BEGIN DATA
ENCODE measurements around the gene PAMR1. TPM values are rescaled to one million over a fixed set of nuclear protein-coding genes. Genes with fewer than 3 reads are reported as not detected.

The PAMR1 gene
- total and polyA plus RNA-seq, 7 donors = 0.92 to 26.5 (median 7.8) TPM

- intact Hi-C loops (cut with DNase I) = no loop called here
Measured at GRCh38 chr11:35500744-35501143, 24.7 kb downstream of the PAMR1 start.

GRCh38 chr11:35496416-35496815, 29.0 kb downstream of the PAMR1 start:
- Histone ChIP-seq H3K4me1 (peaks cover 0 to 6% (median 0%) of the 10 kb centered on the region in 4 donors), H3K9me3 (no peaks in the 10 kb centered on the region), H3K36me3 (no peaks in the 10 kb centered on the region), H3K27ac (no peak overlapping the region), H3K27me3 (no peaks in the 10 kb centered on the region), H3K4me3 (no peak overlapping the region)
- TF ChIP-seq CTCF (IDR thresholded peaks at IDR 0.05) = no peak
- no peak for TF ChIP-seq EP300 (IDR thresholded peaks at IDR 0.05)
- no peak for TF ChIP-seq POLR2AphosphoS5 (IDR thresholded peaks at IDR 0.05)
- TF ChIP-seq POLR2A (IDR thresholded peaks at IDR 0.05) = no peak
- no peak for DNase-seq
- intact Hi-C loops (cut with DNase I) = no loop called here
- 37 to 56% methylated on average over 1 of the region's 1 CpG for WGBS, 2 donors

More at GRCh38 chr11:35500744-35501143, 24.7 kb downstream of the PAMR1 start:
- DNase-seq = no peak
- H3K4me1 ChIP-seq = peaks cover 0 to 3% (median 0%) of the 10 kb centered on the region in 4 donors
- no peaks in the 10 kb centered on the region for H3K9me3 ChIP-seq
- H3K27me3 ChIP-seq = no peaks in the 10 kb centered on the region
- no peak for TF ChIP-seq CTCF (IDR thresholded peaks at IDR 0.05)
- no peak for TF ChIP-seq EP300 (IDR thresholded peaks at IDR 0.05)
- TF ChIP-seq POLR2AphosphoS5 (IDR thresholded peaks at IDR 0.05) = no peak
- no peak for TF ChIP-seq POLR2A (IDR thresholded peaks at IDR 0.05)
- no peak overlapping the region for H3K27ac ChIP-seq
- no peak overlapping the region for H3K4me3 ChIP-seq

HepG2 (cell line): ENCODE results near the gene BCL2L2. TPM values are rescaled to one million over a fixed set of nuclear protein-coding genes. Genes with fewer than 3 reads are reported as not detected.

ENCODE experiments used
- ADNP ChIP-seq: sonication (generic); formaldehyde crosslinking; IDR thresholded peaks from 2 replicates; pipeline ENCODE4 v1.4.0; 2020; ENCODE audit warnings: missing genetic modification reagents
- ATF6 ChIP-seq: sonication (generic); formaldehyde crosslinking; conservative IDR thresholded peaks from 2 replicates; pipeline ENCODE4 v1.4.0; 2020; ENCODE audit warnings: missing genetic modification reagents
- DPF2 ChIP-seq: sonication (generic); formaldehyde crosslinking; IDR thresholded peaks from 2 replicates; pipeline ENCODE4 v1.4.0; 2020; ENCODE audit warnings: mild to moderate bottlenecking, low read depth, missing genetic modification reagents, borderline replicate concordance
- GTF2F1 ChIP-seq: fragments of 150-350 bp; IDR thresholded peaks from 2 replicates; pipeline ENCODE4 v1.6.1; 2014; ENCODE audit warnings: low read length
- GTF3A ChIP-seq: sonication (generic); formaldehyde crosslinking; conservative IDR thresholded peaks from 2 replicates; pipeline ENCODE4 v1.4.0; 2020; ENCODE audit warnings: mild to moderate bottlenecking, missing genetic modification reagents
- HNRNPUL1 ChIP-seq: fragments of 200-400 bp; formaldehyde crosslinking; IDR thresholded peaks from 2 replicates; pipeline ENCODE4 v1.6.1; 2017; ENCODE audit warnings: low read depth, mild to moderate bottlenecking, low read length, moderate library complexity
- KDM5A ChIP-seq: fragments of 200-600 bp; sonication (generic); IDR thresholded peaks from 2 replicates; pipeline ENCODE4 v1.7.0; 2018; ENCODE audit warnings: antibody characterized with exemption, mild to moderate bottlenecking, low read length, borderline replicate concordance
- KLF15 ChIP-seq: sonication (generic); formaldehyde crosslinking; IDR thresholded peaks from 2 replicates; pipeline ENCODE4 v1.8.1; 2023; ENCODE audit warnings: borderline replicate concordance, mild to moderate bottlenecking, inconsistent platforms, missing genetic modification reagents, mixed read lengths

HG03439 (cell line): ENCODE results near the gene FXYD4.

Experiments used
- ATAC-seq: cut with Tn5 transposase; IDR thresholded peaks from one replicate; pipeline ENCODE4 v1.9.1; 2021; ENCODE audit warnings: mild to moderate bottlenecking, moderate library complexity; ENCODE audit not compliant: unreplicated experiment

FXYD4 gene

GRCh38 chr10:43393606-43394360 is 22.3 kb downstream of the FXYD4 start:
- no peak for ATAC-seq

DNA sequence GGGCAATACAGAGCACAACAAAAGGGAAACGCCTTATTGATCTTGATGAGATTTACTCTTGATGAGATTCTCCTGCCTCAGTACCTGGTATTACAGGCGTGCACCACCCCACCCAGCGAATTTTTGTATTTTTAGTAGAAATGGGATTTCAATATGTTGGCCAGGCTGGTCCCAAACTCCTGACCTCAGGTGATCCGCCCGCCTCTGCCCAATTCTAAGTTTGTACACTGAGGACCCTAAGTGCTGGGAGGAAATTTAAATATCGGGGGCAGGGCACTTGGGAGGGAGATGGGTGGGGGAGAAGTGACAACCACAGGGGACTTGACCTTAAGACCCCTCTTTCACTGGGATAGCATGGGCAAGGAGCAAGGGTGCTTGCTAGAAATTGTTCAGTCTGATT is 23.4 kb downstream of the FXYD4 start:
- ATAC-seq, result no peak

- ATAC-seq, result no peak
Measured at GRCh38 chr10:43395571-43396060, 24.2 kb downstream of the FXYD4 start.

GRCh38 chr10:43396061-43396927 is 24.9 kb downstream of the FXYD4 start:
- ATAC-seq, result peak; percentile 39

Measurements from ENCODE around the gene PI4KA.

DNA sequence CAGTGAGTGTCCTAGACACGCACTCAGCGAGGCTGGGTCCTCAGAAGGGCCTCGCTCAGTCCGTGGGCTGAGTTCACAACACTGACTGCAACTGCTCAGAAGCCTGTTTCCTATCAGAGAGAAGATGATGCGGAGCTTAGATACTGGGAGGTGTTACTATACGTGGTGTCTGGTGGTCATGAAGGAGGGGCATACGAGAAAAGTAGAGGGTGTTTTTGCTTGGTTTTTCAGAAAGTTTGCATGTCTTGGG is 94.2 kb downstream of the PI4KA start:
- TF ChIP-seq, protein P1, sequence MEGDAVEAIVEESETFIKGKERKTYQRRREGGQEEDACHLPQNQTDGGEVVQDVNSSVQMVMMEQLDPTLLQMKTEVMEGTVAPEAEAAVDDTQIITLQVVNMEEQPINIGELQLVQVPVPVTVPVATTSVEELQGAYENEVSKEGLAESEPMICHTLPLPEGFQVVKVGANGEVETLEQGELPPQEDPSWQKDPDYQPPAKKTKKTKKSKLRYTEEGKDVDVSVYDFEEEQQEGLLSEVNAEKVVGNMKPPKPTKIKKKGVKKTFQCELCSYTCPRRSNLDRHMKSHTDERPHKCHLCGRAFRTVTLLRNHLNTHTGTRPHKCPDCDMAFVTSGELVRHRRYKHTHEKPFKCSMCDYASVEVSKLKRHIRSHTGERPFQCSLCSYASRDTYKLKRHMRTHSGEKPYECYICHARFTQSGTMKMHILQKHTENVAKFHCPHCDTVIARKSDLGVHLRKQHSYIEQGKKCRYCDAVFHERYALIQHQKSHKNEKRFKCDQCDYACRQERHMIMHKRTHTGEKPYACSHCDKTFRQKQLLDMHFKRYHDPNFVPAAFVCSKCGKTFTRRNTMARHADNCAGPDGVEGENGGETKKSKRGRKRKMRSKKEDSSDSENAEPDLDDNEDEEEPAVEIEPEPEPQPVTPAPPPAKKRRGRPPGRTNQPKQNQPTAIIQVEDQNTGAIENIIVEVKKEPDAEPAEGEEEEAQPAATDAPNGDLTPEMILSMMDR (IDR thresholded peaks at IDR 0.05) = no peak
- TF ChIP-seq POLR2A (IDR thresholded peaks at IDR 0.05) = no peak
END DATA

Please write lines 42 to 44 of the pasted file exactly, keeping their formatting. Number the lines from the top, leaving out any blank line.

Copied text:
DNA sequence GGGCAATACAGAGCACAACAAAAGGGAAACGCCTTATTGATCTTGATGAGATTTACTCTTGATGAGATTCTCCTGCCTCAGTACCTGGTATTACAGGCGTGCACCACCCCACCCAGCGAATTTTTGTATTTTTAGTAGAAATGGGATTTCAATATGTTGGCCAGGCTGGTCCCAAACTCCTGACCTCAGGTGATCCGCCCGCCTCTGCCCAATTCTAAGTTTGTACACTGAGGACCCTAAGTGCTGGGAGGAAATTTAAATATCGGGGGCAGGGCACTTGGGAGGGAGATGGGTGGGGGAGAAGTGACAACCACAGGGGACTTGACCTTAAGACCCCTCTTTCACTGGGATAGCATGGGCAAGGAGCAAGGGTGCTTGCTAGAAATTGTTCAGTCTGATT is 23.4 kb downstream of the FXYD4 start:
- ATAC-seq, result no peak

- ATAC-seq, result no peak